"The clause is so absolutely vile," said Blank who is a white Vietnam veteran and describes himself as a "product of the civil rights movement."  "I was offended. . . First I tried to convince myself it was something [the homeowner’s association] put in 60 years ago and never got around to changing." 

Blank spent three unsuccessful years trying to get the association board members to remove the covenant.  "Then I realized it’s intentional," stated Blank.  Finally, Blank filed a fair housing complaint with HUD in 1998.  After protracted negotiations and HUD involvement, the homeowner’s association eventually agreed to amend its declaration to eliminate the offensive provision.

At the same time, and responding to the growing number of fair housing complaints and the surmounting media attention regarding race restrictive covenants, San Francisco Community Builders decided to take proactive steps to eliminate the covenants.  Lynn Martinez and May Jaber examined numerous title records and researched historical and legal implications, discovering that race-based covenants still exist in many documents that govern housing subdivisions built during the 1930-40s.  "Although the law declared race restrictive covenants to be invalid and unenforceable, no law expressly prohibits, or seeks to correct, the existence of race restrictive covenants," said Martinez.  "As a result, declarations that contain these offensive provisions are regularly disseminated to the public by title and escrow companies, county recorders, homeowners associations and real estate practitioners.  In fact, since these declarations tend to exist in older "starter home" neighborhoods, they are disseminated to, and discriminate against HUD’s clients:  first time homebuyers and lower income families."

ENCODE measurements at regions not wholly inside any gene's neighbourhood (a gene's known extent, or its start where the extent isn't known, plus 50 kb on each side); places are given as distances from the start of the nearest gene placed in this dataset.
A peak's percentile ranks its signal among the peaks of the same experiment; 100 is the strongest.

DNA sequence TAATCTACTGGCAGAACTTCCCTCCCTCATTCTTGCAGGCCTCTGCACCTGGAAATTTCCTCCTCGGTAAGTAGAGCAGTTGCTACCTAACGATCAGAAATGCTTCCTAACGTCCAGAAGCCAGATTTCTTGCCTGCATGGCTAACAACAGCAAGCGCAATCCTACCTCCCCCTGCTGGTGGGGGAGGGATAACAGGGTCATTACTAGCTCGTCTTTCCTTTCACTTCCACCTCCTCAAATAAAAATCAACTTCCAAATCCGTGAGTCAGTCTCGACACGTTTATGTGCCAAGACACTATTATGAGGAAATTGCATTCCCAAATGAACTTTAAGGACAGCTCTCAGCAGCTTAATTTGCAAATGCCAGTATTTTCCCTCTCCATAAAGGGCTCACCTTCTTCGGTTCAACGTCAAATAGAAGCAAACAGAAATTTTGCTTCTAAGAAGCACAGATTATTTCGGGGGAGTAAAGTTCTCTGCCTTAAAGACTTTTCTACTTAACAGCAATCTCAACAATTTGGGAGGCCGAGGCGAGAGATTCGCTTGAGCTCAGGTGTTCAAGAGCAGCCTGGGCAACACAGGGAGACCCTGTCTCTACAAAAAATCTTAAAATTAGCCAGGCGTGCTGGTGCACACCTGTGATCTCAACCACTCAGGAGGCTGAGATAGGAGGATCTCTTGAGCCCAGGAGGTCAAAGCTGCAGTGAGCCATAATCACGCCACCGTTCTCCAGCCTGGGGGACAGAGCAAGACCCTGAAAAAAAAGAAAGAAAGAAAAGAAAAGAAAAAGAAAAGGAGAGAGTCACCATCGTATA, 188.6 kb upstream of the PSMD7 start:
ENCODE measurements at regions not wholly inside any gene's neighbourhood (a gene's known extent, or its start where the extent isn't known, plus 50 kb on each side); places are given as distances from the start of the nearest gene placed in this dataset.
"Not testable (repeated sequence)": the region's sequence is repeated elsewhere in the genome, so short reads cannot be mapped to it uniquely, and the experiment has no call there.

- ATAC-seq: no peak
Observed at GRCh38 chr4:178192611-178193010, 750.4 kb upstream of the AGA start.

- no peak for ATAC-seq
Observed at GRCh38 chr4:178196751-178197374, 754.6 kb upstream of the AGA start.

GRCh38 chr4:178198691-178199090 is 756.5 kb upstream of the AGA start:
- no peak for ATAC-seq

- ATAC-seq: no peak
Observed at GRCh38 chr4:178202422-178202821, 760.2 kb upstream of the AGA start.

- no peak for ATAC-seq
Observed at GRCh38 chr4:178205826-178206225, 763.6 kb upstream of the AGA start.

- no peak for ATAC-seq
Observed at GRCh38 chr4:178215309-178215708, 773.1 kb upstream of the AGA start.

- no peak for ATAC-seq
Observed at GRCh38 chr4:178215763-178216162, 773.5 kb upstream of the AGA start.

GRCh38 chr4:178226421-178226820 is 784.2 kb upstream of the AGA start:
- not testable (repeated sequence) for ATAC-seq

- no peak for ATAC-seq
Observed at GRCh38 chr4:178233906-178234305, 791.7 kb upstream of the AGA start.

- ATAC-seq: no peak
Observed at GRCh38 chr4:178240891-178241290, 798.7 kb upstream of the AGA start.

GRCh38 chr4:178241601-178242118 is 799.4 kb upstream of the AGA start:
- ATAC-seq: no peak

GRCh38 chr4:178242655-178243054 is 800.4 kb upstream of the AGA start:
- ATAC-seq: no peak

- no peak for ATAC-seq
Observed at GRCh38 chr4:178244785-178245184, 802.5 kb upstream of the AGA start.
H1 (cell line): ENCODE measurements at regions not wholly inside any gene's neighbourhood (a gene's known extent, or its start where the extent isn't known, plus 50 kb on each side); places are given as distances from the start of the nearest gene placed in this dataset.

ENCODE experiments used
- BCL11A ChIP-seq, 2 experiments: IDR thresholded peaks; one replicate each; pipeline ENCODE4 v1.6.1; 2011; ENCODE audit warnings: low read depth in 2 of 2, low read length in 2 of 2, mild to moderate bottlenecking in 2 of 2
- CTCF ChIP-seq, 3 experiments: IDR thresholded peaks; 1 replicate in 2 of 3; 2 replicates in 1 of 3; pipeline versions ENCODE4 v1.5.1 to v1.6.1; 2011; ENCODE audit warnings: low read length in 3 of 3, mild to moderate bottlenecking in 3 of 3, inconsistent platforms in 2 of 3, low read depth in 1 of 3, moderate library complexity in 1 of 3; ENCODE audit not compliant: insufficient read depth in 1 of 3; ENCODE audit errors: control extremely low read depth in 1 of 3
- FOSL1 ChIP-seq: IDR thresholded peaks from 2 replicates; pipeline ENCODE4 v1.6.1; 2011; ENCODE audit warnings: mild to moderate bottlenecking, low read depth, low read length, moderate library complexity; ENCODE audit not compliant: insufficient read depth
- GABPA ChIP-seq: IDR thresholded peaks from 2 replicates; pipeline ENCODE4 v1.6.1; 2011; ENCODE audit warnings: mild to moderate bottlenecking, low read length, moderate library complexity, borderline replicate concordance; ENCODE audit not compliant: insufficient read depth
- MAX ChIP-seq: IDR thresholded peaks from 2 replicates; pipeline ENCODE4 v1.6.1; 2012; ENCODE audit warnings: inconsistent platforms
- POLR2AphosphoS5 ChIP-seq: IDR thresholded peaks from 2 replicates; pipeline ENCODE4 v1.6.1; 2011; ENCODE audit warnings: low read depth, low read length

Ms. Martinez and Ms. Jaber discussed the problem with State Senate President pro Tempore, John Burton (, who decided to carry a bill to prohibit the actual existence of race restrictive covenants in California.  "We provided technical assistance to Senator Burton in the drafting of his bill, SB 1148, and in the development of its legislative history and testimony," said May Jaber.  "We also provided information and education to fair housing and other pertinent groups, which developed into a groundswell of support for the proposed legislation."